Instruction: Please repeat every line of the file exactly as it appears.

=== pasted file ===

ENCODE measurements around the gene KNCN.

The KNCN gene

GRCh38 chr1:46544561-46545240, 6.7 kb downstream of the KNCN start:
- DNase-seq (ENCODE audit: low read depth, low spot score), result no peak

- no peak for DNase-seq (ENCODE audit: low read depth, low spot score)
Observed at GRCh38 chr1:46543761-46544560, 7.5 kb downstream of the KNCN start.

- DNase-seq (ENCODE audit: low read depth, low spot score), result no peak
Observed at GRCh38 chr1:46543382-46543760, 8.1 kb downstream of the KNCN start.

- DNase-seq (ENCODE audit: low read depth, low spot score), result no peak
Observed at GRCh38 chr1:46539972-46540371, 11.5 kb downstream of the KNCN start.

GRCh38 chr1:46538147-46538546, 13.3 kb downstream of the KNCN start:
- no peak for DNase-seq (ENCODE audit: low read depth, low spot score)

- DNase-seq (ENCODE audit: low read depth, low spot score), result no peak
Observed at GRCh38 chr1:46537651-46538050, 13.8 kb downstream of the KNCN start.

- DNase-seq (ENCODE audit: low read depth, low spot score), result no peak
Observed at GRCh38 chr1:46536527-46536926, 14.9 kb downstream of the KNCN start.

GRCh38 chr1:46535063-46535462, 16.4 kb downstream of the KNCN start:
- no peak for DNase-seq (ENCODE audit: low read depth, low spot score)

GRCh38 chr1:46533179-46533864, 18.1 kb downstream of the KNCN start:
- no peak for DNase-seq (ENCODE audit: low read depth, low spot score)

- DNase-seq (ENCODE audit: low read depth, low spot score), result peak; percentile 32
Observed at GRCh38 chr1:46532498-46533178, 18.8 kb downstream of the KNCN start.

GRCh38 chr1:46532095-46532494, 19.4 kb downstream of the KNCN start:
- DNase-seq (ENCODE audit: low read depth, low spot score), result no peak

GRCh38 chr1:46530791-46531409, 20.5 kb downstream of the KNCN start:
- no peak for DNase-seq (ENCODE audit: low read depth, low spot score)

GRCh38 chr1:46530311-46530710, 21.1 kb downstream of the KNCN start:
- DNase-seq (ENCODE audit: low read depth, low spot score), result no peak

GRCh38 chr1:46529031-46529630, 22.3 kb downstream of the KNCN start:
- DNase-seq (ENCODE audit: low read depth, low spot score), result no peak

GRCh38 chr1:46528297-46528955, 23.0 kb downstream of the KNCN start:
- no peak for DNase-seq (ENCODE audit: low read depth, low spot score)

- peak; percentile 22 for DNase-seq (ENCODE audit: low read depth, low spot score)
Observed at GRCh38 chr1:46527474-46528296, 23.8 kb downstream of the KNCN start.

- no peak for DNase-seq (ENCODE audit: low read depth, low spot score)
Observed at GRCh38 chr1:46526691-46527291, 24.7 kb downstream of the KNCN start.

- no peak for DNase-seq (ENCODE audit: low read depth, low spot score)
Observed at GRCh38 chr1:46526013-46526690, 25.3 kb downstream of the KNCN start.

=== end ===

ENCODE measurements around the gene KNCN.

The KNCN gene

GRCh38 chr1:46544561-46545240, 6.7 kb downstream of the KNCN start:
- DNase-seq (ENCODE audit: low read depth, low spot score), result no peak

- no peak for DNase-seq (ENCODE audit: low read depth, low spot score)
Observed at GRCh38 chr1:46543761-46544560, 7.5 kb downstream of the KNCN start.

- DNase-seq (ENCODE audit: low read depth, low spot score), result no peak
Observed at GRCh38 chr1:46543382-46543760, 8.1 kb downstream of the KNCN start.

- DNase-seq (ENCODE audit: low read depth, low spot score), result no peak
Observed at GRCh38 chr1:46539972-46540371, 11.5 kb downstream of the KNCN start.

GRCh38 chr1:46538147-46538546, 13.3 kb downstream of the KNCN start:
- no peak for DNase-seq (ENCODE audit: low read depth, low spot score)

- DNase-seq (ENCODE audit: low read depth, low spot score), result no peak
Observed at GRCh38 chr1:46537651-46538050, 13.8 kb downstream of the KNCN start.

- DNase-seq (ENCODE audit: low read depth, low spot score), result no peak
Observed at GRCh38 chr1:46536527-46536926, 14.9 kb downstream of the KNCN start.

GRCh38 chr1:46535063-46535462, 16.4 kb downstream of the KNCN start:
- no peak for DNase-seq (ENCODE audit: low read depth, low spot score)

GRCh38 chr1:46533179-46533864, 18.1 kb downstream of the KNCN start:
- no peak for DNase-seq (ENCODE audit: low read depth, low spot score)

- DNase-seq (ENCODE audit: low read depth, low spot score), result peak; percentile 32
Observed at GRCh38 chr1:46532498-46533178, 18.8 kb downstream of the KNCN start.

GRCh38 chr1:46532095-46532494, 19.4 kb downstream of the KNCN start:
- DNase-seq (ENCODE audit: low read depth, low spot score), result no peak

GRCh38 chr1:46530791-46531409, 20.5 kb downstream of the KNCN start:
- no peak for DNase-seq (ENCODE audit: low read depth, low spot score)

GRCh38 chr1:46530311-46530710, 21.1 kb downstream of the KNCN start:
- DNase-seq (ENCODE audit: low read depth, low spot score), result no peak

GRCh38 chr1:46529031-46529630, 22.3 kb downstream of the KNCN start:
- DNase-seq (ENCODE audit: low read depth, low spot score), result no peak

GRCh38 chr1:46528297-46528955, 23.0 kb downstream of the KNCN start:
- no peak for DNase-seq (ENCODE audit: low read depth, low spot score)

- peak; percentile 22 for DNase-seq (ENCODE audit: low read depth, low spot score)
Observed at GRCh38 chr1:46527474-46528296, 23.8 kb downstream of the KNCN start.

- no peak for DNase-seq (ENCODE audit: low read depth, low spot score)
Observed at GRCh38 chr1:46526691-46527291, 24.7 kb downstream of the KNCN start.

- no peak for DNase-seq (ENCODE audit: low read depth, low spot score)
Observed at GRCh38 chr1:46526013-46526690, 25.3 kb downstream of the KNCN start.